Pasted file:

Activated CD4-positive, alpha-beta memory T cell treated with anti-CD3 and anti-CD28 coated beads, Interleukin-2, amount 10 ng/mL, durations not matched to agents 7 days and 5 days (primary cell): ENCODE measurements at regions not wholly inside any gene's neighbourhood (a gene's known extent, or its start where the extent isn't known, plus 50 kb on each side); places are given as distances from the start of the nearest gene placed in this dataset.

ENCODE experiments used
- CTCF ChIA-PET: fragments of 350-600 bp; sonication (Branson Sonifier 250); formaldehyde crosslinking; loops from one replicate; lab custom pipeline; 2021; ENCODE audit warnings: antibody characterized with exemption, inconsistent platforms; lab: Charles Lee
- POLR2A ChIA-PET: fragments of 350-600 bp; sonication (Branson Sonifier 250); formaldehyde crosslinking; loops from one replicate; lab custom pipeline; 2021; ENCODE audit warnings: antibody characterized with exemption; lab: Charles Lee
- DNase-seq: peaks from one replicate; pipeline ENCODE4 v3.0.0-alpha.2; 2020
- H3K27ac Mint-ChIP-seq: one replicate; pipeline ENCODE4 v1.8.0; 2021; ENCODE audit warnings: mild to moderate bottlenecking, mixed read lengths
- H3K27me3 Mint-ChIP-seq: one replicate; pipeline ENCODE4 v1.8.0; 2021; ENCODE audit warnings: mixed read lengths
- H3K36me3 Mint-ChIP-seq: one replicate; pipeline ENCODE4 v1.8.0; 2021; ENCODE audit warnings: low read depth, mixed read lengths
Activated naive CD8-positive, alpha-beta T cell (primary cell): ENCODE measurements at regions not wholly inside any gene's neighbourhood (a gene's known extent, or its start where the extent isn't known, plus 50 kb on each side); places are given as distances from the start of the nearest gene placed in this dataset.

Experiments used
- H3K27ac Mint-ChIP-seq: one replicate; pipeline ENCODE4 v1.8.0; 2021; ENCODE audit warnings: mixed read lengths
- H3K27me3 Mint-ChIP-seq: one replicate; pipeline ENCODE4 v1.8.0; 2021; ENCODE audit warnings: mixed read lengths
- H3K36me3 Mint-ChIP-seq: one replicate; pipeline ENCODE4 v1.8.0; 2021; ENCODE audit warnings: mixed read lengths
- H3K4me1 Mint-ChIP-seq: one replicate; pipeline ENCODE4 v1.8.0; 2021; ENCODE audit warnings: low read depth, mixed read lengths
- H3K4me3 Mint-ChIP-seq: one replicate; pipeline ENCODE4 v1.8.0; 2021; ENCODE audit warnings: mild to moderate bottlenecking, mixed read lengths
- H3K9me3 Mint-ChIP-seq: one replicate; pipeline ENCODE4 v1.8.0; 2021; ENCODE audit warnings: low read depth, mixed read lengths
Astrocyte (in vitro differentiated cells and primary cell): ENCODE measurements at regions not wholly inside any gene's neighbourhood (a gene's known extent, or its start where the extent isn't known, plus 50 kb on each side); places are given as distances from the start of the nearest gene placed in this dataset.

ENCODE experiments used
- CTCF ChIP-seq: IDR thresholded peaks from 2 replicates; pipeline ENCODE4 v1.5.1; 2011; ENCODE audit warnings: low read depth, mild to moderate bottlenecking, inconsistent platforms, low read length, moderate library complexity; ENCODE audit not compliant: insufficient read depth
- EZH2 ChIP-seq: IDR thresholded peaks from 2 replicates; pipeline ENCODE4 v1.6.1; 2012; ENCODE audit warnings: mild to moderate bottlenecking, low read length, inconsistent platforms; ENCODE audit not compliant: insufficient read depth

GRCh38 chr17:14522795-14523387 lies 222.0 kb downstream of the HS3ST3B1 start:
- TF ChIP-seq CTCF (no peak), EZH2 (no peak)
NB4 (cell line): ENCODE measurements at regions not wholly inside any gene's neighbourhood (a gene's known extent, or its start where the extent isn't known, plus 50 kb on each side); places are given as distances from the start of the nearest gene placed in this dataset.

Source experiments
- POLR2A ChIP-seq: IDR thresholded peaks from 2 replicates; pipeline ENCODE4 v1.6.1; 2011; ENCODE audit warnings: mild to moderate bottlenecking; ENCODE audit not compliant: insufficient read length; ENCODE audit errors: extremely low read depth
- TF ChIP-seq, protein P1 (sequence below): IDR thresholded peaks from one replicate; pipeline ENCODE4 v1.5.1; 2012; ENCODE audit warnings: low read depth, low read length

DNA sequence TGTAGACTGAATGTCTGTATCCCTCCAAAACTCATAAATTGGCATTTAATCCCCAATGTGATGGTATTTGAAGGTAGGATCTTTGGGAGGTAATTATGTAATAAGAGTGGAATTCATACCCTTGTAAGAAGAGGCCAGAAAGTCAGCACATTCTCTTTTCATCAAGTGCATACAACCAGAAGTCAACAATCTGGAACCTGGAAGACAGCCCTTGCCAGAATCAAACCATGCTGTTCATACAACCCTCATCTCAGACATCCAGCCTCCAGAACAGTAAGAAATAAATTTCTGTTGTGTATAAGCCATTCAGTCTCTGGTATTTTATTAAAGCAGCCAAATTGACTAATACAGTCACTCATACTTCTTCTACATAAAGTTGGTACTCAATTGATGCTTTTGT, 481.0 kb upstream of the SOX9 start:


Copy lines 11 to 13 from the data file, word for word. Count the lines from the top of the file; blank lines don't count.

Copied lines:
- H3K27ac Mint-ChIP-seq: one replicate; pipeline ENCODE4 v1.8.0; 2021; ENCODE audit warnings: mixed read lengths
- H3K27me3 Mint-ChIP-seq: one replicate; pipeline ENCODE4 v1.8.0; 2021; ENCODE audit warnings: mixed read lengths
- H3K36me3 Mint-ChIP-seq: one replicate; pipeline ENCODE4 v1.8.0; 2021; ENCODE audit warnings: mixed read lengths